ProSOM: Core promoter prediction based on unsupervised clustering of DNA physical profiles


More and more genomes are being sequenced, and tokeep up with the pace of sequencing projects, automated annotationtechniques are required. One of the most challenging problemsin genome annotation is the identification of the core promoter. Because the identification of the transcription initiation region is sucha challenging problem, it is not yet common practice to integratetranscription start site prediction in genome annotation projects.Nevertheless, better core promoter prediction can improve genomeannotation and can be used to guide experimental work.


Comparing the average structural profile of transcribed,promoter and intergenic sequences demonstrates that the corepromoter has unique features that cannot be found in othersequences. We show that unsupervised clustering by using selforganizingmaps can clearly distinguish between the structuralprofiles of promoter sequences and other genomic sequences. Animplementation of this promoter prediction program, called ProSOM,is available and has been compared with the state-of-the-art. Wepropose an objective, accurate and biologically sound validationscheme for core promoter predictors. ProSOM performs at least asgood as current software, but our technique is more balanced in termsof the number of predicted sites and the number of false predictions,thus providing a better all-round performance. Additional tests onthe ENCODE regions of the human genome show that 98% of allpredictions made by ProSOM can be associated with transcriptionallyactive regions, thus demonstrating high precision.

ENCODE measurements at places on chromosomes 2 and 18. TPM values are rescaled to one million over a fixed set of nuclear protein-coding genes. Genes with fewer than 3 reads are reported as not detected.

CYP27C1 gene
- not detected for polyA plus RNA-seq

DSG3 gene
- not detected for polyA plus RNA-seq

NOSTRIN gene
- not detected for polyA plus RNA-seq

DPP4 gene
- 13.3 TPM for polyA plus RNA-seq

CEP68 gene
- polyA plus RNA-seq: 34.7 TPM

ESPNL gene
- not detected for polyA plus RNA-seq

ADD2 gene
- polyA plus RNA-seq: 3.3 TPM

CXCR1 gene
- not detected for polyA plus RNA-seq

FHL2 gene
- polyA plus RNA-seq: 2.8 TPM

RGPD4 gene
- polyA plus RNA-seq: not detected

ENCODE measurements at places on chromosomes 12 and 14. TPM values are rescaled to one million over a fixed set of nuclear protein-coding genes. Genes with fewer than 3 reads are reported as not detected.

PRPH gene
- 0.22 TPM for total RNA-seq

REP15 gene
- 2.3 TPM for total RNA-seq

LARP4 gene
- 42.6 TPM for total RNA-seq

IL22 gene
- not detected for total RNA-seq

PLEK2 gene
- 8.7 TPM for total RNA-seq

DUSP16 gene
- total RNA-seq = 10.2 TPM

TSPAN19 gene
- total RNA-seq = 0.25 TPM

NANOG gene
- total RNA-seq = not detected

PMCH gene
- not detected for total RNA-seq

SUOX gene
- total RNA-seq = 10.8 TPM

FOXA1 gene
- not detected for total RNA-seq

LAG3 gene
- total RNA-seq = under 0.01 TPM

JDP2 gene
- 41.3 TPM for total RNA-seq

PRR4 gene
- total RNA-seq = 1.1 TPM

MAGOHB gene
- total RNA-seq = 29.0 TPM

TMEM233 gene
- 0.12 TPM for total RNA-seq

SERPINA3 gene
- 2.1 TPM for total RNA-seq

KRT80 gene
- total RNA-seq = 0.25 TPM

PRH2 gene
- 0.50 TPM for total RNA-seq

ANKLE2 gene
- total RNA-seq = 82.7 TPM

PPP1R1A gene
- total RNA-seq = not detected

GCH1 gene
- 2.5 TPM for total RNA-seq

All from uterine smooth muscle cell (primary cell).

Predictions for the human genome and the program(ProSOM) are available upon request.

Abeel, T., Saeys, Y., Rouzé, P., Van de Peer, Y. (2008) ProSOM: Core promoter prediction based on unsupervised clustering of DNA physical profiles. Bioinformatics 24(13):i24-31.

VIB / UGent
Bioinformatics & Evolutionary Genomics
Technologiepark 927
B-9052 Gent
+32 (0) 9 33 13807 (phone)
+32 (0) 9 33 13809 (fax)

Don't hesitate to contact the in case of problems with the website!

You are visiting an outdated page of the BEG/Van de Peer Lab site.

Not all pages have been ported, so these archived pages are still available.

Redirect to the new website?